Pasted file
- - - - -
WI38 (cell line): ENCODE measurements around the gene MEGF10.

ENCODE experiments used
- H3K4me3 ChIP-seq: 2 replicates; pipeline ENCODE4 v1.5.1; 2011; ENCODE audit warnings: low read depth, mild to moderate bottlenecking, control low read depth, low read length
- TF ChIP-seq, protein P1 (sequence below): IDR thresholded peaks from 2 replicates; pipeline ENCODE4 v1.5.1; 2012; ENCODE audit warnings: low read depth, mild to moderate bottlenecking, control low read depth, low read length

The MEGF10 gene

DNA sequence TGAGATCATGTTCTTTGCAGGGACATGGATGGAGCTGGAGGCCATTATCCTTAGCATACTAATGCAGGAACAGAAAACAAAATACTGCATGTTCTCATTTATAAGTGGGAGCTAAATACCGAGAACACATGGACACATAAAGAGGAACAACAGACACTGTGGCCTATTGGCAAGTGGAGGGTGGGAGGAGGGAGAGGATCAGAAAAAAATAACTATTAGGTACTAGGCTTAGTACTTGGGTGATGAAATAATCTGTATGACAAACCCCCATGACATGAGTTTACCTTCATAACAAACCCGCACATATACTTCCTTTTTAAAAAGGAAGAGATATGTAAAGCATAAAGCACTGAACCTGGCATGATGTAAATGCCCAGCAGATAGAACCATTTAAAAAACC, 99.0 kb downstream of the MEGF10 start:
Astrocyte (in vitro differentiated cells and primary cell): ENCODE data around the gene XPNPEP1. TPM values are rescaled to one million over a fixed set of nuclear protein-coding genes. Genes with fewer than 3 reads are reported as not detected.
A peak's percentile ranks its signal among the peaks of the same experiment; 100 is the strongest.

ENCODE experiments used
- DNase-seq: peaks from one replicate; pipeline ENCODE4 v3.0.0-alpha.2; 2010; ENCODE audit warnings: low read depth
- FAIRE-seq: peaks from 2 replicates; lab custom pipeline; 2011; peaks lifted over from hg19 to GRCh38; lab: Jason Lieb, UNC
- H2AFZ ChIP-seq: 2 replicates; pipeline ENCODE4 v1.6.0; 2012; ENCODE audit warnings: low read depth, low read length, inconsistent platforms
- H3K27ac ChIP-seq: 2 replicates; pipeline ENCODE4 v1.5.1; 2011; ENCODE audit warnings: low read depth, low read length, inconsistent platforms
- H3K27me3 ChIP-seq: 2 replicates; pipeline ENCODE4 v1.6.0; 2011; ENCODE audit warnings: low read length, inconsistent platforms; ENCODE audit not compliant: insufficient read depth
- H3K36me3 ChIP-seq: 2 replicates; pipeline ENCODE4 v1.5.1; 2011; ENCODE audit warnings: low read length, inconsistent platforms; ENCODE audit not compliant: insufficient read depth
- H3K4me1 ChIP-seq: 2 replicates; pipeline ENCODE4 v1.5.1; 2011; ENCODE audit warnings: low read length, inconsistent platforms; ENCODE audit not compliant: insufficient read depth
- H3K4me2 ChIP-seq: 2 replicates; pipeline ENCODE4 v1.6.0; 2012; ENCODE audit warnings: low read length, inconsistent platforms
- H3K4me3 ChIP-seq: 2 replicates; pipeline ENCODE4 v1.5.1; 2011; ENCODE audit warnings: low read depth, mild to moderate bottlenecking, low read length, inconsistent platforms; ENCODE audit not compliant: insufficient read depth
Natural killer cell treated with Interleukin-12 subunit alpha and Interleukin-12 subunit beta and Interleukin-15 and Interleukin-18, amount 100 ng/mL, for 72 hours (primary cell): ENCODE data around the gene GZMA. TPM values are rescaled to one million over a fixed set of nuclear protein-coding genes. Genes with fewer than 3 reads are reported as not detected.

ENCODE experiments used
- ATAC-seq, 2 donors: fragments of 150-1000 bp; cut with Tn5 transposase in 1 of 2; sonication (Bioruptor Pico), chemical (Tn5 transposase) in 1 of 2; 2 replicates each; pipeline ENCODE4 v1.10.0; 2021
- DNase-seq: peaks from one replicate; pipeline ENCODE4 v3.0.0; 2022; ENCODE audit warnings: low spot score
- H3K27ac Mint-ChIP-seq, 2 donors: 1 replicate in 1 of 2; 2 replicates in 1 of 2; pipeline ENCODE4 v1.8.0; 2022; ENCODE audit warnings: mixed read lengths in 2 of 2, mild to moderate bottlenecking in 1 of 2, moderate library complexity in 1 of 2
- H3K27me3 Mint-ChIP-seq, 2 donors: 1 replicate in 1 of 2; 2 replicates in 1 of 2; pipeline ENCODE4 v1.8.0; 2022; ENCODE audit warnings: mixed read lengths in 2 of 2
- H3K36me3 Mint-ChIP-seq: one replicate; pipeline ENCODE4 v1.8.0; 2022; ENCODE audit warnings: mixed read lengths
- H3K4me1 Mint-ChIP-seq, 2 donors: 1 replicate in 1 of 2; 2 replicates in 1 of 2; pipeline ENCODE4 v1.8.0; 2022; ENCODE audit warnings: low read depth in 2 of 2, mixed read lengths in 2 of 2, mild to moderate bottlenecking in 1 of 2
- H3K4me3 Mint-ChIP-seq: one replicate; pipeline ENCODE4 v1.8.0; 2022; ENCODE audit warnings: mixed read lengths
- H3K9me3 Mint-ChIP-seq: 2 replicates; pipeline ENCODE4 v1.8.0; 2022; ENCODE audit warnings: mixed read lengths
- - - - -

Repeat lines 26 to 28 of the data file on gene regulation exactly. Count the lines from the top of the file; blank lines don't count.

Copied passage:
- H3K4me1 Mint-ChIP-seq, 2 donors: 1 replicate in 1 of 2; 2 replicates in 1 of 2; pipeline ENCODE4 v1.8.0; 2022; ENCODE audit warnings: low read depth in 2 of 2, mixed read lengths in 2 of 2, mild to moderate bottlenecking in 1 of 2
- H3K4me3 Mint-ChIP-seq: one replicate; pipeline ENCODE4 v1.8.0; 2022; ENCODE audit warnings: mixed read lengths
- H3K9me3 Mint-ChIP-seq: 2 replicates; pipeline ENCODE4 v1.8.0; 2022; ENCODE audit warnings: mixed read lengths